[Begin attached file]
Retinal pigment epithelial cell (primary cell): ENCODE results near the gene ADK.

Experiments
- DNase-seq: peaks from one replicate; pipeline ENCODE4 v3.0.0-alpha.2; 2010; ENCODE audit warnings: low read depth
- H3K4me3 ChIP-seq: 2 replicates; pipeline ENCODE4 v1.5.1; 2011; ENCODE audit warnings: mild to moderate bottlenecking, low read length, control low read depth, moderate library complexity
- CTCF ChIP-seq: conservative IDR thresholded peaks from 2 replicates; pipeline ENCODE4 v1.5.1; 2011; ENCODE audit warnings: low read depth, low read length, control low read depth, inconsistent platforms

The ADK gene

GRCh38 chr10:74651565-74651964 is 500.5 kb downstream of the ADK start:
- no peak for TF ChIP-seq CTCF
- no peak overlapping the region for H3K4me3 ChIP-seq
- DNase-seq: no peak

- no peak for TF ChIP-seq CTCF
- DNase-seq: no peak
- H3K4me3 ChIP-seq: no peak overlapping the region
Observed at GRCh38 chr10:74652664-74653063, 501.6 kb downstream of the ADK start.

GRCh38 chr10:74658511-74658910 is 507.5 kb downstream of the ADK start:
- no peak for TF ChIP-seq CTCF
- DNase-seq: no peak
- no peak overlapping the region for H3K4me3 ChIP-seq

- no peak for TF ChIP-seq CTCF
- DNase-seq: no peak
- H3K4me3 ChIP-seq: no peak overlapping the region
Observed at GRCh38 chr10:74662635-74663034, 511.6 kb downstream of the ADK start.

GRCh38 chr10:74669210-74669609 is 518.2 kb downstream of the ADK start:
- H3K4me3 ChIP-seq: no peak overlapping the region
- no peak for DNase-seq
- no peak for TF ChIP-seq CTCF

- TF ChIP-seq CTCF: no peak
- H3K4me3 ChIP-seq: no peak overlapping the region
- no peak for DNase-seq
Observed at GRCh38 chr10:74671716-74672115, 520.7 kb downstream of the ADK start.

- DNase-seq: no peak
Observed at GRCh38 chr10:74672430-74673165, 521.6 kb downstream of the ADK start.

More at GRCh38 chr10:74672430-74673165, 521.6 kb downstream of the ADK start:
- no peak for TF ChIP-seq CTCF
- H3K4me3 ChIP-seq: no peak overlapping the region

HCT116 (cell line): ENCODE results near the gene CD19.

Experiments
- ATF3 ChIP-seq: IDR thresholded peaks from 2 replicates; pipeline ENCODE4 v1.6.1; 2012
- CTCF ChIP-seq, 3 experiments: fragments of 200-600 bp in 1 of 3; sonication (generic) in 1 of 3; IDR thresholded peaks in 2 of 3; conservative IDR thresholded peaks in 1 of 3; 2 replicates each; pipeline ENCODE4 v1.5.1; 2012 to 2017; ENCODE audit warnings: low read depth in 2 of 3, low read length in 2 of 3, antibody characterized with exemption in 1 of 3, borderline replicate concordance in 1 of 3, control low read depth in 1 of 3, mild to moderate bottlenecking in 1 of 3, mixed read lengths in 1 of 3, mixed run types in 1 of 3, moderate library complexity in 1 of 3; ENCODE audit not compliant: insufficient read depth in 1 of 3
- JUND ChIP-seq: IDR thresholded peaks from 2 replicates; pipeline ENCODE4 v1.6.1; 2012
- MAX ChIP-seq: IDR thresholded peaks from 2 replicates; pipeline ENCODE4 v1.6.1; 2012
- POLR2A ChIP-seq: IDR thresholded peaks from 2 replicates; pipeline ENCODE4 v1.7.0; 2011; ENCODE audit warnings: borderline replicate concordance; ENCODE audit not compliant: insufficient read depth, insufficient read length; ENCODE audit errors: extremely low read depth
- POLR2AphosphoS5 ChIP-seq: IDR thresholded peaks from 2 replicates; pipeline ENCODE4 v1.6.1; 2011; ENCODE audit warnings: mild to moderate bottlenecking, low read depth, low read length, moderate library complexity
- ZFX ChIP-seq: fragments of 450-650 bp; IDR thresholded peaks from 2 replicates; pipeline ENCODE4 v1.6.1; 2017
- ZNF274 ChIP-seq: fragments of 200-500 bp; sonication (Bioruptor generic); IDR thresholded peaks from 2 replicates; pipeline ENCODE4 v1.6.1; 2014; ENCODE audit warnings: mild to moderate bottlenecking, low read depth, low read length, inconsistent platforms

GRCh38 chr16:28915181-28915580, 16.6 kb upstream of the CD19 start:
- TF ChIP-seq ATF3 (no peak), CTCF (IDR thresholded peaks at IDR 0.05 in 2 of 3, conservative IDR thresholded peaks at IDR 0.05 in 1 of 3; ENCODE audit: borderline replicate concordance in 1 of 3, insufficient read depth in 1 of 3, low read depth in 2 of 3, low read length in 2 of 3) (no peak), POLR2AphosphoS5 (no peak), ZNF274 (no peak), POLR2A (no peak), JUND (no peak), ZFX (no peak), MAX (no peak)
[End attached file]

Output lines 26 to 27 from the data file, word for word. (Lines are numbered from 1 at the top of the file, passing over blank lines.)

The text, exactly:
- no peak for TF ChIP-seq CTCF

- TF ChIP-seq CTCF: no peak